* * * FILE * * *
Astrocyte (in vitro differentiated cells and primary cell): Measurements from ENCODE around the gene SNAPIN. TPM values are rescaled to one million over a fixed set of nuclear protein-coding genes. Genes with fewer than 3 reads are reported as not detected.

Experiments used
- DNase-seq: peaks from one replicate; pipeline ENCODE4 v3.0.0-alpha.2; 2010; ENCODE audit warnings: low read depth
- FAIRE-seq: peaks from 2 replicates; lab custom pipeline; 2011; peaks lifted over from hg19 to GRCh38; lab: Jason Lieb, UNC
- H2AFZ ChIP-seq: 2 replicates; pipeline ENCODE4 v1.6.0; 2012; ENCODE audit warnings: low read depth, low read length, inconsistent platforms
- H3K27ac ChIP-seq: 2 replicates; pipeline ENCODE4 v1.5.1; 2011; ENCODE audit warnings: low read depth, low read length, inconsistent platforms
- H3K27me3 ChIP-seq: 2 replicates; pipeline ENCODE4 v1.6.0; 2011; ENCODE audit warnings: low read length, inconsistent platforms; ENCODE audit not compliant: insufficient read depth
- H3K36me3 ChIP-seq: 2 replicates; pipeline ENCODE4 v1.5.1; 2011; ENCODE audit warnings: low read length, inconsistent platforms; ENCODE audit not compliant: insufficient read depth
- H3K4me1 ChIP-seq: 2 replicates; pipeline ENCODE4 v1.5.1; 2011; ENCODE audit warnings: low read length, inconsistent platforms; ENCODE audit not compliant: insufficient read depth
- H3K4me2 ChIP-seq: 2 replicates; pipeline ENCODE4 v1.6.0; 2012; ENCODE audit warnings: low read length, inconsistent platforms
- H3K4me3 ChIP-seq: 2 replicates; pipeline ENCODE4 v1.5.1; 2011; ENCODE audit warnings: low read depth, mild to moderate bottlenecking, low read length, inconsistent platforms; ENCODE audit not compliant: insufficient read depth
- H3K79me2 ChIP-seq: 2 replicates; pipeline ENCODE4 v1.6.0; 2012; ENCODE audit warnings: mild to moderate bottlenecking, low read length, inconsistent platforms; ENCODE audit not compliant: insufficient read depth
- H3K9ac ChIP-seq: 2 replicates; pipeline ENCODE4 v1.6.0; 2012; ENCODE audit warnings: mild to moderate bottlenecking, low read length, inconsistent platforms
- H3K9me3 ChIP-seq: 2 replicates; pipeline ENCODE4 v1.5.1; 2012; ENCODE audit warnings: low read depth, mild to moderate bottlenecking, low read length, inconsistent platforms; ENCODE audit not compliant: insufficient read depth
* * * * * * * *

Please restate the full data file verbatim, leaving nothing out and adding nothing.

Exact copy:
Astrocyte (in vitro differentiated cells and primary cell): Measurements from ENCODE around the gene SNAPIN. TPM values are rescaled to one million over a fixed set of nuclear protein-coding genes. Genes with fewer than 3 reads are reported as not detected.

Experiments used
- DNase-seq: peaks from one replicate; pipeline ENCODE4 v3.0.0-alpha.2; 2010; ENCODE audit warnings: low read depth
- FAIRE-seq: peaks from 2 replicates; lab custom pipeline; 2011; peaks lifted over from hg19 to GRCh38; lab: Jason Lieb, UNC
- H2AFZ ChIP-seq: 2 replicates; pipeline ENCODE4 v1.6.0; 2012; ENCODE audit warnings: low read depth, low read length, inconsistent platforms
- H3K27ac ChIP-seq: 2 replicates; pipeline ENCODE4 v1.5.1; 2011; ENCODE audit warnings: low read depth, low read length, inconsistent platforms
- H3K27me3 ChIP-seq: 2 replicates; pipeline ENCODE4 v1.6.0; 2011; ENCODE audit warnings: low read length, inconsistent platforms; ENCODE audit not compliant: insufficient read depth
- H3K36me3 ChIP-seq: 2 replicates; pipeline ENCODE4 v1.5.1; 2011; ENCODE audit warnings: low read length, inconsistent platforms; ENCODE audit not compliant: insufficient read depth
- H3K4me1 ChIP-seq: 2 replicates; pipeline ENCODE4 v1.5.1; 2011; ENCODE audit warnings: low read length, inconsistent platforms; ENCODE audit not compliant: insufficient read depth
- H3K4me2 ChIP-seq: 2 replicates; pipeline ENCODE4 v1.6.0; 2012; ENCODE audit warnings: low read length, inconsistent platforms
- H3K4me3 ChIP-seq: 2 replicates; pipeline ENCODE4 v1.5.1; 2011; ENCODE audit warnings: low read depth, mild to moderate bottlenecking, low read length, inconsistent platforms; ENCODE audit not compliant: insufficient read depth
- H3K79me2 ChIP-seq: 2 replicates; pipeline ENCODE4 v1.6.0; 2012; ENCODE audit warnings: mild to moderate bottlenecking, low read length, inconsistent platforms; ENCODE audit not compliant: insufficient read depth
- H3K9ac ChIP-seq: 2 replicates; pipeline ENCODE4 v1.6.0; 2012; ENCODE audit warnings: mild to moderate bottlenecking, low read length, inconsistent platforms
- H3K9me3 ChIP-seq: 2 replicates; pipeline ENCODE4 v1.5.1; 2012; ENCODE audit warnings: low read depth, mild to moderate bottlenecking, low read length, inconsistent platforms; ENCODE audit not compliant: insufficient read depth